The Ghosts of the Drury Mansion in Cleveland, Ohio

The Drury Mansion in Cleveland, Ohio is the type of place that would beg for a ghost story even if one didn’t exit. The house itself was designed by architects Meade & Hamilton, and built between 1910-1912 on Euclid Avenue, in an area known as Millionaire’s Row. The mansion is a stunning example of the Tudor Revival style of architecture, with casement windows, a high pitched roof, several dormers, and a square shaped tower on one side.

Frank Drury was a local man who owned the nearby Drury Theater. During the building of the mansion, he specifically created a tunnel for access between the house and his theater. Born in Michigan, Drury made his fortune from several notable ventures, including inventing the first internal gear lawnmower. The company that purchased his patent, the Taylor & Boggis Foundry Company moved him to Cleveland, and gave him a vice-presidentship.

Drury married twice, and co-formed the Cleveland Foundry Company, before building his famous house. The Mansion features large, winding hallways and 52 rooms inside. Drury also purchased an estate directly across from the mansion as extra room to practice his landscaping skills. He would later donate part of the land for use as a theater for the city. Oddly enough the theater wasn’t built when he had his mansion created, meaning that the rumors of the secret, underground tunnels are not true. If he had built tunnels, they would have ended in an empty field. The family left the area in 1926, but had a replica mansion built in a different city.

The Drury Mansion sat empty for many years, and the city of Cleveland, fearful of trespassers and thrill seekers, posted 24 hour guards outside the house. Some claim the guards were so scared of the house that they tried anything and everything to trade shift locations with others. It would later become a boarding house, a home for unwed mothers, and in the 1970s was leased by the Ohio Adult Parole Authority Board.

Drury Mansion has a host of supernatural activity occurring inside its doors. People claim to feel someone staring at them when the building is empty, and others sense someone in the room when they were alone. The doors and windows at the house are often known to open and close on their own. There are also at least two ghosts who haunt Drury Mansion; one is a middle aged woman who wears her hair in a bun, and the other female ghost is younger with jet black hair. According to the stories told, the woman bursts into flames when looked at.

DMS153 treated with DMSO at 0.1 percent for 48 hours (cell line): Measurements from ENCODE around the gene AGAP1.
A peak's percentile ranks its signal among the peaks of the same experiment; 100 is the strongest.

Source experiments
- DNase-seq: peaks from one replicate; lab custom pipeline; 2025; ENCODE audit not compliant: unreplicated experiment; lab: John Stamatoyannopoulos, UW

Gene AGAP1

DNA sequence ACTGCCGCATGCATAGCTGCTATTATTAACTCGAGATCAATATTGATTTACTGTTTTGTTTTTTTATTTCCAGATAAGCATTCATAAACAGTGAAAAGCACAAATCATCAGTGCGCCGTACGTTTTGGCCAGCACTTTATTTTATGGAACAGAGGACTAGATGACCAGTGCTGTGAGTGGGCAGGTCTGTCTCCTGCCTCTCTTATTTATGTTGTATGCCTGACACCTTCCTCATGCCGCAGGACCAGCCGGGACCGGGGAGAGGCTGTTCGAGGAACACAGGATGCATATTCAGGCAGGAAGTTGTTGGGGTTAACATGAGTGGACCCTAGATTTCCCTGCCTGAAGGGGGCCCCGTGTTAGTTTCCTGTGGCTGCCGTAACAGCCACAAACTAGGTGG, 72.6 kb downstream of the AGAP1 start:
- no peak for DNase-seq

Once the Drury Mansion fell into the hands of the Ohio Adult Parole Authority Board, activity seemed to increase. Either the ghosts were unhappy at having convicted inmates in their home, or they were excited to have people in the house again. One convicted arsonist claimed he would wake in the middle of the night, feeling as if the room was on fire, and hear the voice of a young woman speaking softly. The voice would slowly grow louder, until it turned into a scream, and the room would instantly cool.

This could probably be traced to feelings of guilt or remorse by the inmate, but most believe it to be the work of one of the Drury Mansion ghosts. The inmate claimed that the body of the voice eventually began appearing to him; she had long, jet black hair, pale skin, and a Cleveland Clinic bracelet on one hand. She would appear for a few seconds before disappearing in a burst of flames.

The Cleveland Clinic was a hospital located on Euclid Avenue, seven blocks from the Drury Mansion. On May 15, 1929 a fire broke out after an x-ray film caught fire. Over 100 people died in the fire, and some claim the ghosts of that long ago fire drifted down the street to the Drury Mansion. If the ghosts of Drury Mansion are residents of the fire, it seems strange that they would wander seven blocks away to find comfort.

The Drury Mansion is now under private ownership, but does rent out the building for events. If you’re looking to get married, or throw a party in a haunted house, this might be a great choice.

Sources:
http://ech.case.edu/ech-cgi/article.pl?id=DFE
http://www.unsolvedmysteries.com/usm351574.html
www.cleveland.com/haunted/index.ssf?/halloween/more/ghosts/halfway.html

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